How I came across Marilia Vargas was looking up Monteverdi’s “Orfeo” at Youtube.
“Mom, look up some opera for me,” H.o.p. said. He meant something like Mozart’s “Requiem” but he’s never seen Ponnelle’s 1978 staging of “Orfeo”.
Instead I found clips from the Jordi Savall/Brian Large 2002 production. The opening is promising…
Marilia Vargas as a nymph blessing the marriage of Orpheus and Eurydice…
I love Vargas! I believe her. When she turns and retires I want to follow off the stage into that mythic realm, but she conveys the impossibility of doing so, that she’s a nymph…and as nymph originally meant bride, it is peculiarly right that she should leave us as she does, as if the nature of the bride, Eurydice, preceding Eurydice into the Underworld, abiding fate acting unconscious of itself as is sung into being the fearsome cloud which causes the earth to quake and will destroy the happiness of Orpheus and Eurydice, first with the heel-nipping snake when their happiness was so great (and perhaps self-obsessed) that tempering and humiliation were inescapable, and second when Orpheus broke the law, losing Eurydice absolutely…
Or so we are told in this story that purports to do with Orpheus’ loss of his wife and his attempt to revive her, when the Orphics believed the physical body a tomb to the soul, its Titanic nature preventing one from attaining Elysium, and strove to escape from the wheel of reincarnation, drinking deep of the waters of memory.
Bees, for the Orphics, symbolized souls swarming toward the divine unity, and Eurydice was caught by the snake when (seemingly) attempting to escape the bee-keeper.
And what about that snake?
But, never mind. We all suffer loss and can relate to the story at face value. The hero, Orpheus, suffers along with us, and, incredibly, with his song, charms death into giving him a second chance at happiness with Eurydice, an unparalleled victory , only to then forget compliance with the single demand set upon him.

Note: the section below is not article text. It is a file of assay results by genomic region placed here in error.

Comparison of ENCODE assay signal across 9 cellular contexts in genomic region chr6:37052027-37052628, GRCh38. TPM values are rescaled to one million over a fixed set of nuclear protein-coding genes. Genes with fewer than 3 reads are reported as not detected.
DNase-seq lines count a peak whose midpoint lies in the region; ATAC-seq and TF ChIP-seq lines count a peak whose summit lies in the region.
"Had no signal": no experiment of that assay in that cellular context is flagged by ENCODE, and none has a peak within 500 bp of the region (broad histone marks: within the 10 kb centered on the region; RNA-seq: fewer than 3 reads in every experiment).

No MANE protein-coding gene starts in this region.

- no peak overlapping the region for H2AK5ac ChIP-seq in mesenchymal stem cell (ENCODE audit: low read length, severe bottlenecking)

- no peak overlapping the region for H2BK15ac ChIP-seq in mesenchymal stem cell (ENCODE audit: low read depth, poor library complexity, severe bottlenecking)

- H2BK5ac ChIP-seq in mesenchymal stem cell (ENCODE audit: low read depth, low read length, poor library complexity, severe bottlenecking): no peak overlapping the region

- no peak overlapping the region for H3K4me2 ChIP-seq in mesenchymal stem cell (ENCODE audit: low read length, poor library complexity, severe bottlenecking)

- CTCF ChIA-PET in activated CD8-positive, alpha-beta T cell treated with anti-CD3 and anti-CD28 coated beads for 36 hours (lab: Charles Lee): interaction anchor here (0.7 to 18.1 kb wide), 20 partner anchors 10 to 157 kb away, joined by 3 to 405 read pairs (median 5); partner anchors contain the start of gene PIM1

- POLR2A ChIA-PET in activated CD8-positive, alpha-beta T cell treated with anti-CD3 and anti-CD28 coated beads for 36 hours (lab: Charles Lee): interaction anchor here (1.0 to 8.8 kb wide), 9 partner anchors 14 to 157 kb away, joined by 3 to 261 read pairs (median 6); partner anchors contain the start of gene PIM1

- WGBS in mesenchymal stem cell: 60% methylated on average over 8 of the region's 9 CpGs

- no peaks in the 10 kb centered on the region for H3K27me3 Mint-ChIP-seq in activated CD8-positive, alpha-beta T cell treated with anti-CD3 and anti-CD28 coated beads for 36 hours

There is some correspondence with the tale of Lot, though it is his wife who is saddled with the sin of looking back and throughout history has been designed as bitter, contemptible, unthankful, undisciplined.
So people are told to not reflect on the past, to not hold too tightly, to look ahead and disdain loss.
If I remember correctly, Jean Cocteau had Orpheus turn intentionally.
* * * * * * *
I’ve not seen Ponnelle’s “Orfeo”, except for several stunning clips about 15 years ago on a VHS recording, and since then I’ve longed for a copy. As I find it is now available on DVD, I have put it in my wish list and hope to buy it soon. Wouldn’t mind getting a copy of the Savall either.
Marilia Vargas singing Villa Lobos’ Bachianas Brasilerias No. 5. To listen is to breathe more deeply, it is that affecting. Vargas’ voice strikes me as alternative, faithful yet modern, and I’m not even sure yet how so. Something in her expressiveness that is as open to the concert hall as the corner food mart, as if she wants that voice to leap over the seats to the street, bypassing the turgid conceits of the classical/pop bin.
Marilia Vargas sings “Et Incarnatus Est” from Mozart’s Mass in C Minor. An unabashed, unembarrassed joyous marriage of the sacred and mundane in this beautiful, even mesmerizing, performance by Vargas. And though I feel compelled to say that the wonderful performance makes up for the poor quality of the audience member recording, I actually enjoyed it just as it is.
Vargas’ styling and sense of presence make me feel as though I’m in Mozart’s head listening as he realized the music, that this is how it came to him, this is how he meant it to be. This is how it was before performed.
Ali’s Kabab Cafe, Astoria, New York, 2007 December
Light box enlargement
We ate at Ali’s Kabab Cafe in Astoria on our last night in New York, a tiny place that consists of a kitchen squashed in with a few tables. Marty’s brother, Rob, a frequent patron, has raved about it to us for years. And for good reason. Ali’s made me love food again.
Below is a Bourdain and Zimmern video on it at Youtube.
We walked blocks through sleet and rain to Kabab. And emerged hours later, happy and satisfied with life.
(Originally published 12/27/2007)